The Reserve Bank of New Zealand has begun a consultation for revamping its cash and currency system, and this includes reviewing a potential central bank digital currency (CBDC).
New Zealand’s central bank, the Reserve Bank of New Zealand, published a notice on July 7, stating that it had begun consultation over a “broader currency system that supports the prosperity and wellbeing of New Zealanders.” Assistant Governor Christian Hawkesby said that officials have been thinking about what a resilient and stable currency system might be, and also refers to digital innovations.
The initial consultation will focus on a more high-level look at money and cash stewardship. Hawkesby confirmed that these consultations would focus on a CBDC. Interestingly, the authorities would also look at issues associated with cryptocurrencies like bitcoin and stablecoins.
One of the factors driving the change is public displeasure with cash and in-person banking services. The world is quickly moving into digital transactions, led by Asian countries which have highly developed payments systems. China, of course, has one of the most advanced CBDC projects, and other countries clearly do not want to be playing catch up.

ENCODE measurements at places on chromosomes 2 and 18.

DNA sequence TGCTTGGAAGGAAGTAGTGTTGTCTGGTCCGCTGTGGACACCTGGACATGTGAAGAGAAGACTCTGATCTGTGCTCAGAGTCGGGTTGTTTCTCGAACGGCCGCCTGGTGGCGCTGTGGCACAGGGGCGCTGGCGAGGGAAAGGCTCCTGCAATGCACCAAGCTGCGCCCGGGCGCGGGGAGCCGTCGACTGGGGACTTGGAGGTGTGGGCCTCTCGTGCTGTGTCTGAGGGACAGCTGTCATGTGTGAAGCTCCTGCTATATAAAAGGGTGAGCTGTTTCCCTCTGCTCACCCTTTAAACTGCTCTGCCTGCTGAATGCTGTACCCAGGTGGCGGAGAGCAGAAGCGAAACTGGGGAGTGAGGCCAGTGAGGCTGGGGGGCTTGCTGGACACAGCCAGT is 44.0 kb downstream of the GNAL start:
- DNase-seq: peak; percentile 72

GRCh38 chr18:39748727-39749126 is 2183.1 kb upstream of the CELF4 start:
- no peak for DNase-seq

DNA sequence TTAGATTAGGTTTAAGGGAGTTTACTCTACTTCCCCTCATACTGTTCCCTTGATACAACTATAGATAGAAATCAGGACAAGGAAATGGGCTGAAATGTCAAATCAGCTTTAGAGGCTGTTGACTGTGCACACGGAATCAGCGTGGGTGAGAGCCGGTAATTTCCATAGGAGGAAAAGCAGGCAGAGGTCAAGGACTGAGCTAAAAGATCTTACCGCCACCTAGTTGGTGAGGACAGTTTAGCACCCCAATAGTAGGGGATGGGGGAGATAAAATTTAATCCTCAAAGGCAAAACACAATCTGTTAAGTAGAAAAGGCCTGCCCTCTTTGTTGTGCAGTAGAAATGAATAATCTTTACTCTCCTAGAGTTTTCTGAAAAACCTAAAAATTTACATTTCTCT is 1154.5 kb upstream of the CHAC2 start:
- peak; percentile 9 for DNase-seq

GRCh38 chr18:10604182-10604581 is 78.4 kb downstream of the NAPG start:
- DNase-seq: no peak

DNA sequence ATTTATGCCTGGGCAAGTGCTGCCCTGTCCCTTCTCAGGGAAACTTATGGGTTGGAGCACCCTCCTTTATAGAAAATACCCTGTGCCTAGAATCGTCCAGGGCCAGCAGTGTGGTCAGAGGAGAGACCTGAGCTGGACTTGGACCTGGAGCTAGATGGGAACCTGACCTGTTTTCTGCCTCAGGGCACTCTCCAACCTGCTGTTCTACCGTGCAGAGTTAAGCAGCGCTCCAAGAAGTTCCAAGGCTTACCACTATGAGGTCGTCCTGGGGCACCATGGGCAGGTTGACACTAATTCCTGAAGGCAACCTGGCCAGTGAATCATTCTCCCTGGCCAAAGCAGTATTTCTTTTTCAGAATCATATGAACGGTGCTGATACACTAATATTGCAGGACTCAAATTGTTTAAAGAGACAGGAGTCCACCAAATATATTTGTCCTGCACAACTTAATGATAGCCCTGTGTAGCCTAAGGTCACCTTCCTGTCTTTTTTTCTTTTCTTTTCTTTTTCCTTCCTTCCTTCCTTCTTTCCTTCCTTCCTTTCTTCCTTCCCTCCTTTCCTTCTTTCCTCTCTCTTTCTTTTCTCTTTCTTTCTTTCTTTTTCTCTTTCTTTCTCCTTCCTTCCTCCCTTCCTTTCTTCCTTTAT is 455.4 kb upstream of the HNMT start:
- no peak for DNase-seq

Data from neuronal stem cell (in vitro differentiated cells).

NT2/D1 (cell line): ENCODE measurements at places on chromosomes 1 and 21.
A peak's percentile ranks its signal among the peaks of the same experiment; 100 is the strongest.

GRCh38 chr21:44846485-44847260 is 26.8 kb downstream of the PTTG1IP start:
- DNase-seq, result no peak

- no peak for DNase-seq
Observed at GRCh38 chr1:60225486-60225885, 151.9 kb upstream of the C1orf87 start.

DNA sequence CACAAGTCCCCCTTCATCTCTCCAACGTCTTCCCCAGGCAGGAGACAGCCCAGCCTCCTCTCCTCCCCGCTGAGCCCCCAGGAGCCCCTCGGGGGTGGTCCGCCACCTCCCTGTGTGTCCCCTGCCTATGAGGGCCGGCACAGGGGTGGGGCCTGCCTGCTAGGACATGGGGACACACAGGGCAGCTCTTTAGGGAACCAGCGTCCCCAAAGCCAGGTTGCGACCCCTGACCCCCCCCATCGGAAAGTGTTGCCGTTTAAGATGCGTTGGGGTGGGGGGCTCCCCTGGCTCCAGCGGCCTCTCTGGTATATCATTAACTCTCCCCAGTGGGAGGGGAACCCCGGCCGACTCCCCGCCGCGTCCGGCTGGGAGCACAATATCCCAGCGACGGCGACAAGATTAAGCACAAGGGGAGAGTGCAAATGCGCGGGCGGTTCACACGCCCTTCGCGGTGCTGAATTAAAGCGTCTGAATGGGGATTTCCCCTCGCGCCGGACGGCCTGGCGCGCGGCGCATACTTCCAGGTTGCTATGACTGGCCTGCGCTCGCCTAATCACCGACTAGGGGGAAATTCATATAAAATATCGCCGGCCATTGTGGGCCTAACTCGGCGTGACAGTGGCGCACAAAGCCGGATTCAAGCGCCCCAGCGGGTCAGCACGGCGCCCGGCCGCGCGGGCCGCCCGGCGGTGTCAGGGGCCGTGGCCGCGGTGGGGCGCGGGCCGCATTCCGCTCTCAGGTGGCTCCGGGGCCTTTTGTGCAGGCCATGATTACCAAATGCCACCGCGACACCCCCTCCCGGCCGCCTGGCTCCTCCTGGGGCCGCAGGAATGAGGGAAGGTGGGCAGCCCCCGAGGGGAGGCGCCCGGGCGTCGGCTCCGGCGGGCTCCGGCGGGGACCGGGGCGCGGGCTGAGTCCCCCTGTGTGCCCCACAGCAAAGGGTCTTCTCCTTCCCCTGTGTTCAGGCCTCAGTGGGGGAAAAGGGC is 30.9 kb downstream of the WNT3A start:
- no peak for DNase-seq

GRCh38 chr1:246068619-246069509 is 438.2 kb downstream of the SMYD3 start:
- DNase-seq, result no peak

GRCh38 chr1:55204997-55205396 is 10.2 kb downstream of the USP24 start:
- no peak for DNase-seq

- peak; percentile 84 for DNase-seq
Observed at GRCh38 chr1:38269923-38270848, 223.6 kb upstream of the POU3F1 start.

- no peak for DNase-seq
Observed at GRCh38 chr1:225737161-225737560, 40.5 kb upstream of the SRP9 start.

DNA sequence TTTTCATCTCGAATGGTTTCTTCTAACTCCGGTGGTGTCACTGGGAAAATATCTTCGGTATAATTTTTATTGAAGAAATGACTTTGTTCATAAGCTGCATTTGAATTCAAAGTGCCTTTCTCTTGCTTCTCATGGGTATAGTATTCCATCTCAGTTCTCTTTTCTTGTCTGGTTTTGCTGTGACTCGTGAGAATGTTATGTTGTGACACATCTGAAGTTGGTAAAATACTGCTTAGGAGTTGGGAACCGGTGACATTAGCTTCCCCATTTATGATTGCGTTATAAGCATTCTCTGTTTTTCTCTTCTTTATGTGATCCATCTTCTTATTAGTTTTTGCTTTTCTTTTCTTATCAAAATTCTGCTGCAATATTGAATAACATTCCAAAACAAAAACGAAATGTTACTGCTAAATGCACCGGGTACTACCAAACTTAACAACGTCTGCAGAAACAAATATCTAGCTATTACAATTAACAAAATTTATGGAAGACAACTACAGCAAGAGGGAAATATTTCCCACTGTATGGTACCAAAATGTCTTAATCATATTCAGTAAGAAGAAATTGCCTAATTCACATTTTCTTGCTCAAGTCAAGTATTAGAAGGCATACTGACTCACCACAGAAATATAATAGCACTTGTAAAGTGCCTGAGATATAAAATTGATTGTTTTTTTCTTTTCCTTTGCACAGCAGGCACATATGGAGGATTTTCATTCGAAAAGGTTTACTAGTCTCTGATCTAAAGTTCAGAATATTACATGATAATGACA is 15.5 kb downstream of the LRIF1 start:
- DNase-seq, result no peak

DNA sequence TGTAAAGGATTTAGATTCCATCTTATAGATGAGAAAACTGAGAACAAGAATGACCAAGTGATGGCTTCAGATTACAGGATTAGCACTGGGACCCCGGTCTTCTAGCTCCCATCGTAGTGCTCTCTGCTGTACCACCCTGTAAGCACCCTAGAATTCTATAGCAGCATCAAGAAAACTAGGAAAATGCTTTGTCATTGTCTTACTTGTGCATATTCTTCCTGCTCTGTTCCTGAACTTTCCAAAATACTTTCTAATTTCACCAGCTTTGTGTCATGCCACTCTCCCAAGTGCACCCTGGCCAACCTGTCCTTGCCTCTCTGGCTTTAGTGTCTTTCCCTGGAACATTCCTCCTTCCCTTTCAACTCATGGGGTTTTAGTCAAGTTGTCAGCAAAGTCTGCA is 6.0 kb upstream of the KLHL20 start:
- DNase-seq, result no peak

Hawskeby was hopeful that CBDCs could act as a partial solution towards the challenge of providing the autonomy of cash but the convenience of digital transactions,
“The potential for a Central Bank Digital Currency to help address some of the downsides of reducing physical cash use and services is something we want to explore for New Zealand. A CBDC, similar to digital cash, might well be part of the solution, but we need to test our assessment of the issues and proposed approach before developing any firm proposals.”
New Zealand the next to join CBDC race
With the notice, New Zealand now joins the list of countries that are working on CBDC, which seem to be growing by the day. Although it is early days for the nation, the trend has been that many countries go quickly from the consultation stage to the research and development stage.
Several nations seem almost certain to launch a CBDC, including China, Canada, Japan, and Sweden. Meanwhile, Cambodia and the Bahamas have already launched their own, which resulted in PwC ranking them as the top two CBDCs.
This sudden ballooning of interest is a sure sign that governments see potential in the technology, or perhaps they are concerned with the growing crypto asset class. Some analysts believe that CBDCs will complement crypto.
It would not be surprising to see this grow even faster in the months to come. 2022 seems to be shaping up to be the year of CBDCs. While an official launch of major CBDCs may not arrive until a few years later, we should hear about the results of multiple trials in countries across the world.
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